Yesterday marked the entry of the third contender for the Republican nomination for president of the United States. Like the two that preceded him (Ted Cruz and Rand Paul), Marco Rubio hightailed it over to Sean Hannity’s ring-kissing emporium to get the blessing of Fox News. That makes Hannity three for three in getting the first post-announcement interviews from GOP candidates.
In his speech, Rubio reiterated his resume as a son of the sort of immigrants that he would now prohibit from achieving the American Dream. Like all Republicans, now that he has moved higher he would pull the ladder up behind him. But the most prominent theme in his testimonial to himself was the profound revelation that America’s future lies in the future and that the past is behind us. Hmm…makes ya think, huh?
To illustrate this message, Rubio took a rhetorical swipe at old fogies like Hillary Clinton and Jeb Bush who represent an ancient, bygone era that holds nothing of value for today’s society:
“Yesterday is over, and we are never going back. We Americans are proud of our history, but our country has always been about the future. Before us now is the opportunity to author the greatest chapter yet in the amazing story of America. We can’t do that by going back to the leaders and ideas of the past.”
Some folks may think that Rubio’s admonition that “we are never going back” is the small-minded perspective of someone who cannot imagine technology advancing to the point that time travel becomes possible. Obviously he is not as attuned to the future as he pretends to be.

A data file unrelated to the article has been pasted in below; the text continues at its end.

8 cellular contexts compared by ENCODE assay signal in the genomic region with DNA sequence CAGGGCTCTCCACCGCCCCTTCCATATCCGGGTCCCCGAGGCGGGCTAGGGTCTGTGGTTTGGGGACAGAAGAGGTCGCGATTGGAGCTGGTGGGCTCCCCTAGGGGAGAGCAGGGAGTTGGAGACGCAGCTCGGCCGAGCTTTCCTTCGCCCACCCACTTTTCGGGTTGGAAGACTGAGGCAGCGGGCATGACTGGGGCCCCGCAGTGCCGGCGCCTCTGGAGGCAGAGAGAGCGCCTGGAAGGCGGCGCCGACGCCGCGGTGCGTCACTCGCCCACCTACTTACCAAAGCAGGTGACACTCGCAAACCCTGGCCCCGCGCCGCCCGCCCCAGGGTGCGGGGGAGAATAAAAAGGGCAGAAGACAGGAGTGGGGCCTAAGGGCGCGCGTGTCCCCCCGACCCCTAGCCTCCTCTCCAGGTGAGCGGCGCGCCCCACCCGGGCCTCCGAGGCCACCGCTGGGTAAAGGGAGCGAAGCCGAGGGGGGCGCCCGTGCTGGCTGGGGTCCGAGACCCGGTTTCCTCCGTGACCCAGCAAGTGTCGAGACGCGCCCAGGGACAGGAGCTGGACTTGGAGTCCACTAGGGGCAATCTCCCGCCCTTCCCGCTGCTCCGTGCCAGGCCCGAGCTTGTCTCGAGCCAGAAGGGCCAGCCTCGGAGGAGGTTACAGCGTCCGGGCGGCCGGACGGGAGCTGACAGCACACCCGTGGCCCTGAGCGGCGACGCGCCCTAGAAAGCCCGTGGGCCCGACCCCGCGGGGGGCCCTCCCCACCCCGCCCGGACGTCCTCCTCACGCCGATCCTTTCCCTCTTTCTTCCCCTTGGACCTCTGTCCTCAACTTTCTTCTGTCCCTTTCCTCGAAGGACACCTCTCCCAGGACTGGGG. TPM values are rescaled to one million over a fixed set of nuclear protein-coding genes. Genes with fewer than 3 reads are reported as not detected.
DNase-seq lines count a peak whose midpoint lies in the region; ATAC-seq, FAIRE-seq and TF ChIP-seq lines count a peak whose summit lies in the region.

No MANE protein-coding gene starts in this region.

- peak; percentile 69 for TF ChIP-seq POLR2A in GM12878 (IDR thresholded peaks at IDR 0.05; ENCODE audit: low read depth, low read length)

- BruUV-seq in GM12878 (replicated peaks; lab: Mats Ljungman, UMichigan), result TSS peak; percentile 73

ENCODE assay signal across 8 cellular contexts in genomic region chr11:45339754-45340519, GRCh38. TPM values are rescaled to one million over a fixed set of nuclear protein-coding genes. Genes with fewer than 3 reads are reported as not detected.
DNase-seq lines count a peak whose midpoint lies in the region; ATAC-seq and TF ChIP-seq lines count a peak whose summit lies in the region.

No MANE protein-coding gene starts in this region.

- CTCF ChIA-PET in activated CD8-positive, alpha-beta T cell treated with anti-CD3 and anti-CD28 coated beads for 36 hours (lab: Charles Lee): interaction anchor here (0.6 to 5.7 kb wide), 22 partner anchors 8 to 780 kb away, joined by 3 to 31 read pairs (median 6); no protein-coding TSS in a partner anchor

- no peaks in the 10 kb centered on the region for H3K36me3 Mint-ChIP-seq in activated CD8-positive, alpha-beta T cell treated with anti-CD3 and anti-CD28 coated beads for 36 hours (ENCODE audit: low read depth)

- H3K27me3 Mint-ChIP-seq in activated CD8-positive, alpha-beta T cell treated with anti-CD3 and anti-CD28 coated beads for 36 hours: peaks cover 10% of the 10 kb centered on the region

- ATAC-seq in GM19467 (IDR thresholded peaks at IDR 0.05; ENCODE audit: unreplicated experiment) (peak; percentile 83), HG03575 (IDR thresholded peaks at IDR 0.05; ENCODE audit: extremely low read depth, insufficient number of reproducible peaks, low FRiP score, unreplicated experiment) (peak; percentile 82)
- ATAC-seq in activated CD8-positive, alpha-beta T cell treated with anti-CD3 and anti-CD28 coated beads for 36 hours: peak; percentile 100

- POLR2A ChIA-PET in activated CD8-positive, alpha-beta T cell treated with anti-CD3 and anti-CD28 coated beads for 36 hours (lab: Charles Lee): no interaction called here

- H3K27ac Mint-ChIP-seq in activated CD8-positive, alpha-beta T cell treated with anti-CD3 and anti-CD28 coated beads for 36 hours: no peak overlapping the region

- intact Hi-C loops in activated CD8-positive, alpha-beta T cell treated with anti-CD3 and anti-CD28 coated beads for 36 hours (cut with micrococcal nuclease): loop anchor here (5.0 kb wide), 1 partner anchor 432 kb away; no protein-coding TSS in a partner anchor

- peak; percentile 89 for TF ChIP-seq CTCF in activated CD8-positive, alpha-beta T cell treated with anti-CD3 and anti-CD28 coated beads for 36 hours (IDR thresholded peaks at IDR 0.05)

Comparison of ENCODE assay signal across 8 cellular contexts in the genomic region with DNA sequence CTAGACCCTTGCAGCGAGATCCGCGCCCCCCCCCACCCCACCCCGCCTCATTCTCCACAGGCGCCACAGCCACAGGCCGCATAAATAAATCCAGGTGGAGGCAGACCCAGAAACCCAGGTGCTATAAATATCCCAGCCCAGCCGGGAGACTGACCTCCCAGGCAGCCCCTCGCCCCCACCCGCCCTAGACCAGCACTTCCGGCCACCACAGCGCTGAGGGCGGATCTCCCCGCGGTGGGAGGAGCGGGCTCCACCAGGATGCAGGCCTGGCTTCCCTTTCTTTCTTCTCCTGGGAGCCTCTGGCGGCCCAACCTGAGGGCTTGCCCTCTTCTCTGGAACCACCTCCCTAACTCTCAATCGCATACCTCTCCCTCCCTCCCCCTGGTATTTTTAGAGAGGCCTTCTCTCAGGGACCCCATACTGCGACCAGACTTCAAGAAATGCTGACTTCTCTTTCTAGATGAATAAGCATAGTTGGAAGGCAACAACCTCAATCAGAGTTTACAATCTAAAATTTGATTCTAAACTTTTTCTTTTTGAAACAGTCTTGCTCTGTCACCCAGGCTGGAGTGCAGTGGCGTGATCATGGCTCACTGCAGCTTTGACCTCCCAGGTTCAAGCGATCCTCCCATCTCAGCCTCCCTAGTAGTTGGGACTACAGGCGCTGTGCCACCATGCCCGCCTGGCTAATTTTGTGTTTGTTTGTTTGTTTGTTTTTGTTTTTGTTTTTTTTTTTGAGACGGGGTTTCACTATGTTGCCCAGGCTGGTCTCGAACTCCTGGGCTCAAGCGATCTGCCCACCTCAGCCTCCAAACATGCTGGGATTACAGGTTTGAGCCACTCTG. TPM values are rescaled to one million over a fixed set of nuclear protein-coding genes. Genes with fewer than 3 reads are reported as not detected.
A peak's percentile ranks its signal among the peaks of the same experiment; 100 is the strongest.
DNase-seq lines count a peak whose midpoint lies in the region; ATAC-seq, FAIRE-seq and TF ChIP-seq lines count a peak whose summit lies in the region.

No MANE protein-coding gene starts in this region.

But what he really fails to comprehend is that, contrary to his assertion that “our country has always been about the future,” it is the opposite that is true. Our country has always been about exalting the past as a romantic adventure filled with glory and heroism. In fact, it is Republicans who have been most adamant about the virtues of the past. They desperately want to return to a time when women and minorities knew their place; when Christianity was the universal faith practiced in every home, school, and government office; when morality was imposed by a vengeful God who hated all the things that patriotic Americans hated.
And Rubio’s futuristic, forward-thinking policies that will thrust America into a new century of world dominance? Small government, lower taxes for the rich, expand military, cut Social Security, ban gay marriage, deny Climate Change, and force prayer into schools and government. All he needs to do is add fight commies and segregate lunch counters and he has a future that looks exactly like 1950.
By condemning “the leaders and ideas of the past” as unable to contribute to America’s next amazing chapter, Rubio is shunting aside the sanctified memory of Ronald Reagan. He is ripping apart the mythology of our Founding Fathers as the creators of everything good about America. He is abandoning the concept of strict constructionism as the defining principle of our laws. Hey, I might vote for this guy.
On the other hand, Rubio’s rejection of the past ought to outrage his fellow Republicans. That is, if they were intellectually capable of grasping the meaning of his repulsive ageism. Not only is he belittling St. Reagan, he is disparaging the most reliable voter constituency in the country – seniors. You have to wonder whether Rubio gave any thought to the notion that, by insulting older Americans as rotting on the vine, no longer having any ideas, leadership skills, or worth, it might cause them to be less than inclined to support his campaign. You see, Rubio’s geezer-bashing not only lands blows on his political foes, but also on everyone of that generation who may take personally his cutting remarks.
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Young Americans (who love being reduced to the demographic stereotype Millenials) are certainly going to be a part of the “new American century,” maybe the biggest part. But so are their parents and grandparents who have most of the experience, wisdom, money, and motivation to vote. It is one thing to run a campaign on fresh ideas and innovation (as if the GOP had any), but it is another thing entirely to malign millions of mature citizens/voters. And Rubio can’t have both his youth-focused theme and his party’s fetish with an idealized past.